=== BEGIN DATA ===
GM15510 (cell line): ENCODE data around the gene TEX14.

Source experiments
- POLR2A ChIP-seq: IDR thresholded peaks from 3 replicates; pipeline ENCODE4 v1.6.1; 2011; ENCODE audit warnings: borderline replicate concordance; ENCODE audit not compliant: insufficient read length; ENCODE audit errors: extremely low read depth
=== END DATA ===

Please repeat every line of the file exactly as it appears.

GM15510 (cell line): ENCODE data around the gene TEX14.

Source experiments
- POLR2A ChIP-seq: IDR thresholded peaks from 3 replicates; pipeline ENCODE4 v1.6.1; 2011; ENCODE audit warnings: borderline replicate concordance; ENCODE audit not compliant: insufficient read length; ENCODE audit errors: extremely low read depth